Groundwater - a fugacious, transient phase, moving unobserved and un-seeable through a three-dimensional network of cryptic subterranean passages, entraining, transporting, precipitating and re-entraining a dissolved load of mineral and chemical species, ultimately emerging from the Earth's crust as surface water. Never actually seeing their object of study, hydrogeologists rely on indirect measurements to internally visualize groundwater flow and then communicate their visualizations using second-hand representations or simulations. Engaged thus in the unseen, it is small wonder that even geologists disagree with each other in their conclusions about groundwater, contaminant transport and remedial strategies.
Faced with making decisions pertaining to the invisible world flowing beneath their feet, Site Remediation Professionals must synthesize hydrogeologists' esoteric and indirect measurements into a reasoned, compliant, and ultimately defensible site remediation strategy. A seemingly hopeless endeavor, that objective is nonetheless achievable because, despite the uncertainties and competing hypotheses, hydrogeology is an objective science and LSRPs and Site Remediation Professionals are in the unique position to require geologists to support their conclusions/solutions with hard data, empowered to question every interpretation and conclusion along the way.
This course will provide you with jargon-free explanations of the fundamental aspects of geology and hydrogeology relevant to site remediation decisions. The approach for all topics discussed is that decision makers must know the questions to ask and must be able to understand the responses. This assures that the technical persons making recommendations in support of the individual's remedial decisions can defend those recommendations with hard data which will stand scrutiny and challenges!
Thomas D. Gillespie, P.G. - licensed professional geologist with 35 years' experience in environmental risk management, water resource management, engineering geology, mining, oil & gas exploration, and geologic hazard assessment/mitigation. He holds a master's degree from Rutgers University in Structural Geology/Hydrogeology. Tom's specialties include groundwater flow in fractured bedrock aquifer systems, karst groundwater, karst hazard mitigation, water resources, watershed management and rock slope stability.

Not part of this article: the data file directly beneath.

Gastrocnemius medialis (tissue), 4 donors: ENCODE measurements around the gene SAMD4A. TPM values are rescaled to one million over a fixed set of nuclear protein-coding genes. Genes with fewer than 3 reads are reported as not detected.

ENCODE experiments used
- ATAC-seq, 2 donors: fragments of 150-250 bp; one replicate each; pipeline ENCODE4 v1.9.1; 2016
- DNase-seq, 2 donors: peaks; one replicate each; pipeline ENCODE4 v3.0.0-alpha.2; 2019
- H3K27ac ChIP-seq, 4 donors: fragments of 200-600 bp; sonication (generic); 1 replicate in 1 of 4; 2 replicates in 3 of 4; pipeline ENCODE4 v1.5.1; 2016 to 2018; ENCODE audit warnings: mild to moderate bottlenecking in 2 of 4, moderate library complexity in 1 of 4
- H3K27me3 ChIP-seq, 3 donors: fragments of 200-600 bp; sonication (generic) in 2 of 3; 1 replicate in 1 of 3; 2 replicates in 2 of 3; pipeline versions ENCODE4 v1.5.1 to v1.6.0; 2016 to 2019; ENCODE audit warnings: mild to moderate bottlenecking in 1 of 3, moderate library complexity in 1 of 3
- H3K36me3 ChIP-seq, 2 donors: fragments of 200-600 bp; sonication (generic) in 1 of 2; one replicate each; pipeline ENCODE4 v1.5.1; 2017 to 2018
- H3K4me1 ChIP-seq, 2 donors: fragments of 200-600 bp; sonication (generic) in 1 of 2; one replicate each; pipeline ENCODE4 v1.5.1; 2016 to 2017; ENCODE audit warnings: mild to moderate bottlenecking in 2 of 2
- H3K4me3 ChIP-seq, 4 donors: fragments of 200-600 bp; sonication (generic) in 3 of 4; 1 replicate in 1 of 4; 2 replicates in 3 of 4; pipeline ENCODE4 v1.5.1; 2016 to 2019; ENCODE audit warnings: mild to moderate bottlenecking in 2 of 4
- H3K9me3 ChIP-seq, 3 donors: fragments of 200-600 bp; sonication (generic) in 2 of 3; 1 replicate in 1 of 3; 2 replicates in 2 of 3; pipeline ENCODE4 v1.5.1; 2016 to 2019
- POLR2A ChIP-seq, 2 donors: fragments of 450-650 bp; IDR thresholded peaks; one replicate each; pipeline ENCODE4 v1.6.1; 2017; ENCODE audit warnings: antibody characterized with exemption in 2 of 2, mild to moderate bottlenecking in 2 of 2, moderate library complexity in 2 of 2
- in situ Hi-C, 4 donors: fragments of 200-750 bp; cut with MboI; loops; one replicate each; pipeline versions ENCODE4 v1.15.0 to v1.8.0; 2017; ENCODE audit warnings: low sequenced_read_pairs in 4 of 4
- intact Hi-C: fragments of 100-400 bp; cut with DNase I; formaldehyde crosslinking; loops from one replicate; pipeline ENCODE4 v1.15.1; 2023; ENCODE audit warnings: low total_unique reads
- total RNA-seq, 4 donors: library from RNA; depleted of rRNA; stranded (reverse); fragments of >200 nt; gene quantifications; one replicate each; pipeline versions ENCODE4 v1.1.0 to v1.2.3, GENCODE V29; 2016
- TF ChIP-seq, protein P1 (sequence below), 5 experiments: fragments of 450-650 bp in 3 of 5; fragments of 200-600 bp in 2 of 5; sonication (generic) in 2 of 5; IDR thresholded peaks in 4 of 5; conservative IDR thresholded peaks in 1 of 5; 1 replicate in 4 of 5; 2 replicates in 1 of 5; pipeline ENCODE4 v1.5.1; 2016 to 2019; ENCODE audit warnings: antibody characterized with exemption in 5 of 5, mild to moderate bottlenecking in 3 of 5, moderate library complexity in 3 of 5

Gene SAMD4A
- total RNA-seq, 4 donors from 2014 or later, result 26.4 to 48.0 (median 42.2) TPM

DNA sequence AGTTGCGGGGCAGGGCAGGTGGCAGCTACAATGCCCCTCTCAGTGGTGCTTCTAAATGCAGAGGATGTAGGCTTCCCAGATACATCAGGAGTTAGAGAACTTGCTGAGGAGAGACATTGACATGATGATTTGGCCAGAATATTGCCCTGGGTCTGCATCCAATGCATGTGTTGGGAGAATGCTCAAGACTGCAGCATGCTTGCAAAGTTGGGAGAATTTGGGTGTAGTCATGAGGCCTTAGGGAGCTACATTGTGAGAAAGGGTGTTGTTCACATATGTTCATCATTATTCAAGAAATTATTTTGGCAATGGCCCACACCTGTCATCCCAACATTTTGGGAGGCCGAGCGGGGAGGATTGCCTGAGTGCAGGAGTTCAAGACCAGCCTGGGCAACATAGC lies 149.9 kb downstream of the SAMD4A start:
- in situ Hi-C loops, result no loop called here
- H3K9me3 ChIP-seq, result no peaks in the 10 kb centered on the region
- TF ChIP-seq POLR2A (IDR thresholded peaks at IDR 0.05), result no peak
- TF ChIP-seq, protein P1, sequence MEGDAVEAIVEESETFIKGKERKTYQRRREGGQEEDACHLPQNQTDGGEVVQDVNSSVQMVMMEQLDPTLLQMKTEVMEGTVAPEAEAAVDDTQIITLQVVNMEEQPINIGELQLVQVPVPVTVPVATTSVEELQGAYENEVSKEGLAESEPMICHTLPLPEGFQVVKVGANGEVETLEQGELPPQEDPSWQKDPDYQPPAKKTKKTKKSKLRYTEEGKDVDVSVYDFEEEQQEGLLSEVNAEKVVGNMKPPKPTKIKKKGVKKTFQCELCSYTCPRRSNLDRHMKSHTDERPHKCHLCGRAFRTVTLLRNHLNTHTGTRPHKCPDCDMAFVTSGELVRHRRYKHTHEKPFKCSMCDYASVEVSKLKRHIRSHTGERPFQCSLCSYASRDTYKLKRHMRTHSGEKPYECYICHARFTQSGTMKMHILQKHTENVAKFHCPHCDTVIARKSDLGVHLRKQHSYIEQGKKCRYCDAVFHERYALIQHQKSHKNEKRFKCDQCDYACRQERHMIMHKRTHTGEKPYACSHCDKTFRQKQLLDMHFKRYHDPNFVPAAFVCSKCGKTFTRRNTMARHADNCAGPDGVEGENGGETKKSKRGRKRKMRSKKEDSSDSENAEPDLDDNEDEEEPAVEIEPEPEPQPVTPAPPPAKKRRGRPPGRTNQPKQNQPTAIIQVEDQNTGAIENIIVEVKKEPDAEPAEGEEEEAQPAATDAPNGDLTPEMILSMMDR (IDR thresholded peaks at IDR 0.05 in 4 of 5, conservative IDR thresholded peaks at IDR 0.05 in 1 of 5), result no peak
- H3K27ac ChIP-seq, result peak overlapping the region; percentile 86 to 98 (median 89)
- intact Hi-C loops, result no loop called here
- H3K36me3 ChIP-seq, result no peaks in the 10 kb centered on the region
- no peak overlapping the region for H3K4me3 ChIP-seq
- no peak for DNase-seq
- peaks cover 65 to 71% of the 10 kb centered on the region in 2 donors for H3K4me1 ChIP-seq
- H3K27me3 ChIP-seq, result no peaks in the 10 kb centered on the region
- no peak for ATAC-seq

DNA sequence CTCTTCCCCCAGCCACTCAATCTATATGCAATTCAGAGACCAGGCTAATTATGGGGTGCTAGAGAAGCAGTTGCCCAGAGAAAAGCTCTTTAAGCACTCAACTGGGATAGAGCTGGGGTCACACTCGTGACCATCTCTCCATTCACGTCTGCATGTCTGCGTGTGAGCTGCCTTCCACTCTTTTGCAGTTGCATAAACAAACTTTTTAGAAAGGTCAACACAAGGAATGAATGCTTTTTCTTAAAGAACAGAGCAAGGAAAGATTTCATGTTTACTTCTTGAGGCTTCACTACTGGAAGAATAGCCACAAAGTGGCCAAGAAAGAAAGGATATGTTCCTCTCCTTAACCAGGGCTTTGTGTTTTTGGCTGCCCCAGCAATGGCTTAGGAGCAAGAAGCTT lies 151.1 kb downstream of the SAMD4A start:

Tom served two consecutive six-year terms as a Gubernatorial appointee on the Pennsylvania State Registration Board for Professional Engineers, Land Surveyors and Geologists and served two terms as President of that Board. He represented Pennsylvania on the National Association of State Boards of Geology in which he is currently a member at large as a subject matter expert in structural geology, hydrogeology and engineering geology. He is a qualified expert witness in groundwater and contaminant fate and transport in all levels of the court system and has provided institutional expert consultation to government agencies, including appointment to the Department of the Army's Technical Assistance Team.
In addition to his role as Principal Geologist at Gilmore & Associates, Inc., Tom has been an adjunct professor of geology at The College of New Jersey since 1988, has instructed structural geology at LaSalle University and continues to instruct continuing education courses on both structural and hydrogeology for various organizations including the Pennsylvania Council of Professional Geologist and the Marcellus Shale Coalition. He was a founding member of the Pennsylvania Council of Professional Geologists for which he also sat on the Board of Directors. Tom's current research is in modeling groundwater flow through fractured media.